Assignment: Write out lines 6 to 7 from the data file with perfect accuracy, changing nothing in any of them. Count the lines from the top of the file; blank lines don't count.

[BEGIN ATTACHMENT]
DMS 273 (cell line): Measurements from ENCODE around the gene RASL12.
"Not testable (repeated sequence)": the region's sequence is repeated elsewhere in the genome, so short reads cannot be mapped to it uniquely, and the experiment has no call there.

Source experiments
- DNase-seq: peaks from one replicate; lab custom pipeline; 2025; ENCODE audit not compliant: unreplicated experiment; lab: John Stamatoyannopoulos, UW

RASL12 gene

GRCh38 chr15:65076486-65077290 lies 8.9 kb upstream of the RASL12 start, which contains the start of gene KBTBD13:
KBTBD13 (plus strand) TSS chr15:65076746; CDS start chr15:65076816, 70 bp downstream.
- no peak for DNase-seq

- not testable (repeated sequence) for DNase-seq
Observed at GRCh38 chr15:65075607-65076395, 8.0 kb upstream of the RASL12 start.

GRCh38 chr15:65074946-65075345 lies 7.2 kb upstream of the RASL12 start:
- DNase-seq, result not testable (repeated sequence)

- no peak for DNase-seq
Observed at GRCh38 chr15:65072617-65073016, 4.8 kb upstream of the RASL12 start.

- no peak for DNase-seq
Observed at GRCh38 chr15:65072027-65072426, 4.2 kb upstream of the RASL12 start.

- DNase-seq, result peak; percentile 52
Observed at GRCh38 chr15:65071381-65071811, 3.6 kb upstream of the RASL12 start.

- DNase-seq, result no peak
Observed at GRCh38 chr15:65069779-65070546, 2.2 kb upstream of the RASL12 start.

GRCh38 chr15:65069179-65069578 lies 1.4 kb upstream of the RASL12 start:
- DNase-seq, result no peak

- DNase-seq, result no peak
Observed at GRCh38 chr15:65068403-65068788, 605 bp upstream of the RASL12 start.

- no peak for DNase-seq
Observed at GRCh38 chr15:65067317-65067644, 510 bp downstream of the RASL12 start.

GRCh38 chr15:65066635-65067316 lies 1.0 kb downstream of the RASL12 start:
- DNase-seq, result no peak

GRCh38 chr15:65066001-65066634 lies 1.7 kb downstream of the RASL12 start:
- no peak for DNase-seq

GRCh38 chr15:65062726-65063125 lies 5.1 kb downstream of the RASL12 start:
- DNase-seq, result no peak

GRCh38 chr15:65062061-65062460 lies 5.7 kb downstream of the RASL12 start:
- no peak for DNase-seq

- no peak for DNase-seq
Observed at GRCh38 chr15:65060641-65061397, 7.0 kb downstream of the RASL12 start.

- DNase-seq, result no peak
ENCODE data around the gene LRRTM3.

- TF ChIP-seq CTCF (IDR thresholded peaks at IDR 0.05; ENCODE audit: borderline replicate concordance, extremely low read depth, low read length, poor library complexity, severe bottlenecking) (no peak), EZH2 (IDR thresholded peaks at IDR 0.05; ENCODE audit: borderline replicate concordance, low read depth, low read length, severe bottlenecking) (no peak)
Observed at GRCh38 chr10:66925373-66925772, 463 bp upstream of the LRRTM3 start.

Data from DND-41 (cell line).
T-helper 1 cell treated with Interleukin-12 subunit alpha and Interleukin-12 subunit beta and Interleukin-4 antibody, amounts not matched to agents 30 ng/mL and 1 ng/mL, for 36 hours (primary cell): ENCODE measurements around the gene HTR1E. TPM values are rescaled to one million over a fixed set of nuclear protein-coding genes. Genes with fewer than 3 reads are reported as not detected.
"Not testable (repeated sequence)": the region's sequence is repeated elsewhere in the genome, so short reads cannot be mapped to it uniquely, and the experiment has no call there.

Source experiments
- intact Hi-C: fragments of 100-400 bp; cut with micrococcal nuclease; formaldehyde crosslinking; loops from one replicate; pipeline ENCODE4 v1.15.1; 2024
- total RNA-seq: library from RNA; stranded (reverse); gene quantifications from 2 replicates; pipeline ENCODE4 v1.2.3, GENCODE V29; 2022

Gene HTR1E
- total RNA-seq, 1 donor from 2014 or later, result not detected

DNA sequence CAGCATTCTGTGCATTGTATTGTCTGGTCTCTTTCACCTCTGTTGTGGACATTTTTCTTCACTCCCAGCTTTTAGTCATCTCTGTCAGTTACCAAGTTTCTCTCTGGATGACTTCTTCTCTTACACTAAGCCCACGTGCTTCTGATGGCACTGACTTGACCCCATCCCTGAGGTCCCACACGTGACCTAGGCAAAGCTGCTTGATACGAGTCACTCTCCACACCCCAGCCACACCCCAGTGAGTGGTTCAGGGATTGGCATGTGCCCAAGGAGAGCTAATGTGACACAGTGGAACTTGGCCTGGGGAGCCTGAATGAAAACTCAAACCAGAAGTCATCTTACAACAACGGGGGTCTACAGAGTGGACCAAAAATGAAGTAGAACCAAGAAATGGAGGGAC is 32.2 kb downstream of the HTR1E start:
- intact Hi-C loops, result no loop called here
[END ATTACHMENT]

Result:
GRCh38 chr15:65076486-65077290 lies 8.9 kb upstream of the RASL12 start, which contains the start of gene KBTBD13:
KBTBD13 (plus strand) TSS chr15:65076746; CDS start chr15:65076816, 70 bp downstream.